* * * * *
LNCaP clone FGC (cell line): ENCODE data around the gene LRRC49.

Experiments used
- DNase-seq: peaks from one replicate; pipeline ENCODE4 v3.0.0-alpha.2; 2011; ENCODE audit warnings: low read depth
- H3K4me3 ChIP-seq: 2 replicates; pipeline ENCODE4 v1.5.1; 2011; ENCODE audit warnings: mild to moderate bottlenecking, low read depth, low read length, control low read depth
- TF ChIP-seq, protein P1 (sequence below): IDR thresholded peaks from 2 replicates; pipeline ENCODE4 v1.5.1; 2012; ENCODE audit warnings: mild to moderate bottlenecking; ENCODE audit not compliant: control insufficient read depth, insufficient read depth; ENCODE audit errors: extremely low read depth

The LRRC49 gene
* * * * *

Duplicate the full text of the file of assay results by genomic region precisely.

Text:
LNCaP clone FGC (cell line): ENCODE data around the gene LRRC49.

Experiments used
- DNase-seq: peaks from one replicate; pipeline ENCODE4 v3.0.0-alpha.2; 2011; ENCODE audit warnings: low read depth
- H3K4me3 ChIP-seq: 2 replicates; pipeline ENCODE4 v1.5.1; 2011; ENCODE audit warnings: mild to moderate bottlenecking, low read depth, low read length, control low read depth
- TF ChIP-seq, protein P1 (sequence below): IDR thresholded peaks from 2 replicates; pipeline ENCODE4 v1.5.1; 2012; ENCODE audit warnings: mild to moderate bottlenecking; ENCODE audit not compliant: control insufficient read depth, insufficient read depth; ENCODE audit errors: extremely low read depth

The LRRC49 gene